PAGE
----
03 October 2016

Amazing Archives Search Resource: ArchiveGrid

There are so many wonderful repositories that hold primary material; material that you'd otherwise might never get to see or use in your research. One of my favorite ways to track down new information is by looking for Archives in the area where I'm doing research. One of my go-to resources is ArchiveGrid, a site hosted by the phenomenal WorldCat.

ArchiveGrid looks like this:

The beauty is that you don't have to know exactly where to look; they have search options for both "location or zip" and dropdown menus by State. As you can see, they also include a section with the latest additions and information about the site.

So, if you haven't checked it out yet, why not poke around during American Archives Month?

01 October 2016

October is American Archives (and Family History) Month!!

Wait...What?! She's writing a blog post? Yes, I'm writing posts this month. Life has kept me so very busy that I haven't done any genealogical research for the last six months or so. I DID help a prospective DAR member with her application, which was quite the endeavor, but in the end we got her application approved and she's now a member.

I thought I would take this opportunity to share my work with those who aren't familiar with it. I'm a professional, consulting, Archivist. I've been an Archivist for about 13 years, and it has been the longest running 'career' that I've had. My work is varied, fascinating and has enriched my life in ways I would have never dreamed possible. An Archivist's job is to protect the information held in the material over which we are the stewards.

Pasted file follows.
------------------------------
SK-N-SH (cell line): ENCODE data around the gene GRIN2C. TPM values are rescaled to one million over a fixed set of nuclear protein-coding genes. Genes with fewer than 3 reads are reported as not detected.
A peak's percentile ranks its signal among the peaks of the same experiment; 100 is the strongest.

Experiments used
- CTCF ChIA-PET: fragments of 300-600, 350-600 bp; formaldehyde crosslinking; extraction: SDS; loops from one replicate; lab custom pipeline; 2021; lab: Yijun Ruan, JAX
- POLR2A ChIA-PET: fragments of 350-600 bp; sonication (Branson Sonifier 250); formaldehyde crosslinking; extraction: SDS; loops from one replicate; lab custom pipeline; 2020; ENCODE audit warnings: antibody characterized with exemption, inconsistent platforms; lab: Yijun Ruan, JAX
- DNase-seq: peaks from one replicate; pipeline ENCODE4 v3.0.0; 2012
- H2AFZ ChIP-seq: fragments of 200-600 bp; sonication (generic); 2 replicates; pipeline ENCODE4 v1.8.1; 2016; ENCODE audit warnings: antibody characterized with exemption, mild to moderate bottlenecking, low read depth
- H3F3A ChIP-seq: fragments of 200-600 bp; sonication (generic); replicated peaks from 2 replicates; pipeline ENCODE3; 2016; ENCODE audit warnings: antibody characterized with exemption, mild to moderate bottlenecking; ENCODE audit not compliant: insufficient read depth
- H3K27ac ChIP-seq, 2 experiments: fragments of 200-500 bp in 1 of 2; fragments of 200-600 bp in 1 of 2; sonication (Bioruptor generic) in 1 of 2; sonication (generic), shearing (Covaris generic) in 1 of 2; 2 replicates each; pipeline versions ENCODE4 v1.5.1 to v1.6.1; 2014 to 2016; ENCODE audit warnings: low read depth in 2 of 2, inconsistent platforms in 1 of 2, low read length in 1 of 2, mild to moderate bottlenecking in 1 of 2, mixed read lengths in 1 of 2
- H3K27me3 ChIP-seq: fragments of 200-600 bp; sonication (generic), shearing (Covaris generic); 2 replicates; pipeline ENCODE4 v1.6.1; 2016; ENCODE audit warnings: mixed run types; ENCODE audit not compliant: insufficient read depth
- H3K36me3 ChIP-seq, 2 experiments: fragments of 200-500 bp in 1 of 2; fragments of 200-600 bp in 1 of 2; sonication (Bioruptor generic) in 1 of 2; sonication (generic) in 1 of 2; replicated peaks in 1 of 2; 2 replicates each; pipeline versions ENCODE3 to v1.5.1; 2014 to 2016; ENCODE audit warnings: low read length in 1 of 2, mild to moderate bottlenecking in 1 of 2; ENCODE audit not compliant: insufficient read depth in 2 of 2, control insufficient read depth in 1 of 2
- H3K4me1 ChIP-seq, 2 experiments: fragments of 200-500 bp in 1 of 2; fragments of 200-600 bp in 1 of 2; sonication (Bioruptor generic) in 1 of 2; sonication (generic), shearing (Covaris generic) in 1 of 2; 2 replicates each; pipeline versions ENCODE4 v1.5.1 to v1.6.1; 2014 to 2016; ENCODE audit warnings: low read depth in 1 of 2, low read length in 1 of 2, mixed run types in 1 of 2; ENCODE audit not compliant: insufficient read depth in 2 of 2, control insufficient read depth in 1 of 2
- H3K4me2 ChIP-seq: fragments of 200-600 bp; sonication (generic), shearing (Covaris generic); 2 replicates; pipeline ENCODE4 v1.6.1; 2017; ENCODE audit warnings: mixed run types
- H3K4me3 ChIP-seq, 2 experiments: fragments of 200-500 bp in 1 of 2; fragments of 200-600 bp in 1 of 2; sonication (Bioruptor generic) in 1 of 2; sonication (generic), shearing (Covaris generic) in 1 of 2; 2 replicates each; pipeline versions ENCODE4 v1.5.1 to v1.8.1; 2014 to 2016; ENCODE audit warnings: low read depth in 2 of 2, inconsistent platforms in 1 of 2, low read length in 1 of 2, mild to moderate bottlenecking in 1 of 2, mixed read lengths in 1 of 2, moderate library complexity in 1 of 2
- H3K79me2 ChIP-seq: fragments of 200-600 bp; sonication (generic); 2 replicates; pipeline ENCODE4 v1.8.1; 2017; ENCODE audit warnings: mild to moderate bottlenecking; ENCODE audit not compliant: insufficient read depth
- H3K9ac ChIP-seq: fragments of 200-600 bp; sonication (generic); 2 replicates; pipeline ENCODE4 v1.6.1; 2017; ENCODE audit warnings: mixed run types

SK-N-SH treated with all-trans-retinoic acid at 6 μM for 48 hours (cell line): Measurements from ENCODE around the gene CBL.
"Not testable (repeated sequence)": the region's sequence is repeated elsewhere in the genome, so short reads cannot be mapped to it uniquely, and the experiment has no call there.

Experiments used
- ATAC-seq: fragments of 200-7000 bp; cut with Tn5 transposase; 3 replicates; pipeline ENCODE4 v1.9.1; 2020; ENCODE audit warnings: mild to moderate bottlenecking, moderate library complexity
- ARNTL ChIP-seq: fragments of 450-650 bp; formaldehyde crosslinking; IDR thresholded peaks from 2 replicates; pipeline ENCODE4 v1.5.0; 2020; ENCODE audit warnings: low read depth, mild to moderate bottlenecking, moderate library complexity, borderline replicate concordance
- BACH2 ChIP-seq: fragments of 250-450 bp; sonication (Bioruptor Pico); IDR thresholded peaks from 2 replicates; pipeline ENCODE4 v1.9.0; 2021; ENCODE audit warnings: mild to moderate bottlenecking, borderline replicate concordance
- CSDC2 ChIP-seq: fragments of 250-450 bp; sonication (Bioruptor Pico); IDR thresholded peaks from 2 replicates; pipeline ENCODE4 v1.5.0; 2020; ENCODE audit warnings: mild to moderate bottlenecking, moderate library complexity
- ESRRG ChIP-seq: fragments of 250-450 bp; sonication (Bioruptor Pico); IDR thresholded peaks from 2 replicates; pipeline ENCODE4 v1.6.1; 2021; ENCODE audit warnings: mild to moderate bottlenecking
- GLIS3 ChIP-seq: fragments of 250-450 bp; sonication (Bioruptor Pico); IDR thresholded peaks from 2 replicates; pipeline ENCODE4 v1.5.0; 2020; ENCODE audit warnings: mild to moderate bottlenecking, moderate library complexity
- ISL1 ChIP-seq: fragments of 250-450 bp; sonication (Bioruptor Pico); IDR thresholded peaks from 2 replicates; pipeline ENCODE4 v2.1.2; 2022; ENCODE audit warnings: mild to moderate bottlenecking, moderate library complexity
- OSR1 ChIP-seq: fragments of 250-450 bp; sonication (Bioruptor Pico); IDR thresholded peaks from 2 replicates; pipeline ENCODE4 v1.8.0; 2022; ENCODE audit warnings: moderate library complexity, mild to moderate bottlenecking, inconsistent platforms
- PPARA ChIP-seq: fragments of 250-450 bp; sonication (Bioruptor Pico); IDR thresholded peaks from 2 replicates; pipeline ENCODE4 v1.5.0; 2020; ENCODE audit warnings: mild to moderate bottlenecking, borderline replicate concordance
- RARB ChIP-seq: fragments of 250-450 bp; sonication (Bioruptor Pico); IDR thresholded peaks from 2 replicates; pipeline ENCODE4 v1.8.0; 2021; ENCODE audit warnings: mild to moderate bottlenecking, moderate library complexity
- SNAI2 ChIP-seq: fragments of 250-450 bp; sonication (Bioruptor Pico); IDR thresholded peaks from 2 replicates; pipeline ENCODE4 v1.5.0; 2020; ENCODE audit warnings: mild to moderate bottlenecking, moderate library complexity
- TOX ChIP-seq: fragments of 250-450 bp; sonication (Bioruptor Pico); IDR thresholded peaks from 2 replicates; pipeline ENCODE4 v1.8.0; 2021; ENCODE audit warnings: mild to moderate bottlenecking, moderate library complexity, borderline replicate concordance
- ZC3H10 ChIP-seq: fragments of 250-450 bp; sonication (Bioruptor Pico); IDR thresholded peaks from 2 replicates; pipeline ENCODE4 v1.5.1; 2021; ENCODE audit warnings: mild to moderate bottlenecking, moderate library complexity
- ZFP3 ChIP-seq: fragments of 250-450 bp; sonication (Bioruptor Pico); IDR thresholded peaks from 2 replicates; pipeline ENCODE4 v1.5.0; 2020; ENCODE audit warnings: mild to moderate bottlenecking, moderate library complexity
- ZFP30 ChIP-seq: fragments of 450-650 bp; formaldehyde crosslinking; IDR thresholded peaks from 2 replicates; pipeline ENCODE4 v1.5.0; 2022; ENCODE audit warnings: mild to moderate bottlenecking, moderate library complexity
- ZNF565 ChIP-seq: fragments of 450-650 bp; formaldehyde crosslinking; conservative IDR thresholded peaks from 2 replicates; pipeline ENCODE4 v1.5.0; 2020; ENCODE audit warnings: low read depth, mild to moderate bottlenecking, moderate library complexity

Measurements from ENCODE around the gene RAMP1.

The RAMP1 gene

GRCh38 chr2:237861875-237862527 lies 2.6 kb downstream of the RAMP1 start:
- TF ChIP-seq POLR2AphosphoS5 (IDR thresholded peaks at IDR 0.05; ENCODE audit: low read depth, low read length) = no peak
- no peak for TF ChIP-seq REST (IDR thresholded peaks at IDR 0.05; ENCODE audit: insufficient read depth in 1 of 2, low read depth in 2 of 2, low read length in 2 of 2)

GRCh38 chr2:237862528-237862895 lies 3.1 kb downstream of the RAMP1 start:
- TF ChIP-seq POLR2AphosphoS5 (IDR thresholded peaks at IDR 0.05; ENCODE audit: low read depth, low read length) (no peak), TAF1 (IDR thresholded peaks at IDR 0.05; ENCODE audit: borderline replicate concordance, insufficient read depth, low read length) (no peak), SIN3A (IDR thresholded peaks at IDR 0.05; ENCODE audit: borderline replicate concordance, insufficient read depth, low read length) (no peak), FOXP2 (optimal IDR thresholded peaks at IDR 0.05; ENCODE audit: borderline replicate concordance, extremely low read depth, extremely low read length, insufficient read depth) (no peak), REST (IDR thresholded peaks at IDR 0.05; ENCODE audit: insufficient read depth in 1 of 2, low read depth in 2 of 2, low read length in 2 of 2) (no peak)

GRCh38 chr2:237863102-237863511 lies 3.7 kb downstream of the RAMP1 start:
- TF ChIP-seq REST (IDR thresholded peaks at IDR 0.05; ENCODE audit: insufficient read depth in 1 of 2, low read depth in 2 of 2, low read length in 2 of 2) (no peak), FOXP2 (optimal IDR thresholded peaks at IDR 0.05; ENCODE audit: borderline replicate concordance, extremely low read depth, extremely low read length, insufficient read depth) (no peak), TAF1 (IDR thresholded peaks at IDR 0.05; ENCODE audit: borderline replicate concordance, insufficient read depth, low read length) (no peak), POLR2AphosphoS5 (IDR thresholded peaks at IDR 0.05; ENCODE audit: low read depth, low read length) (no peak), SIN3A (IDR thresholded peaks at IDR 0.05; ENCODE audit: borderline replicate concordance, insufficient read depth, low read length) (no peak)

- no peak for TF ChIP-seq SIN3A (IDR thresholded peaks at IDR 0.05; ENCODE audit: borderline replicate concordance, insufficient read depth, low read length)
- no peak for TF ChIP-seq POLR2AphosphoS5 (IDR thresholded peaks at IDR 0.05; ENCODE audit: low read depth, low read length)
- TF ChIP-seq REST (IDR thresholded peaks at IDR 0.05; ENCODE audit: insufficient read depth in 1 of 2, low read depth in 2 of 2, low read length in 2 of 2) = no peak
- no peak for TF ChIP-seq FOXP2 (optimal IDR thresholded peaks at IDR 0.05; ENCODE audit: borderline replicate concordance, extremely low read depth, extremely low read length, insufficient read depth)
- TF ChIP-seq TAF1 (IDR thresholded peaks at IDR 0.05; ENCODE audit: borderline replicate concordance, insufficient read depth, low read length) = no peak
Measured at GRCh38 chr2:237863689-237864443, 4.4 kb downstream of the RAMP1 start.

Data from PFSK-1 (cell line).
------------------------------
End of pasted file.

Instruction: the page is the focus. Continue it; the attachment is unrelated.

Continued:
Slides received for processing
 An Archivist is the steward of unique materials of enduring value. In layman's terms, we take care of old stuff. Old stuff that can't be found elsewhere. Material that is unique and irreplaceable. That material can be anything from photographs to letters: things on paper. However, an Archives can hold other things as well; for instance when I was working at Shure, Inc. there were at least two copies of each microphone they'd ever produced. There are microphones used by famous people and not so famous people. Depends on your perspective. <grin>

As stewards of this material, an Archivist needs to understand about the composition of the materials to ensure the environment in which they are housed is conducive to its longevity. So, making sure that things like newspaper, which is very acidic, aren't housed with other paper is a key aspect of our work. We need to have a great grasp of basic chemistry: the composition of paper, ink, glues, etc. so that the materials can be stabilized to prevent deterioration. Ensuring that photographic materials are housed properly to avoid fading, warping and loss of image is equally important. 

Slides being processed: organized & described
The Society of American Archivists are having a number of events this month to highlight the importance of Archives. I hope you'll check them out or follow along here as I share some of what I use in my work.

Have a great day and a fabulous Family History Month!!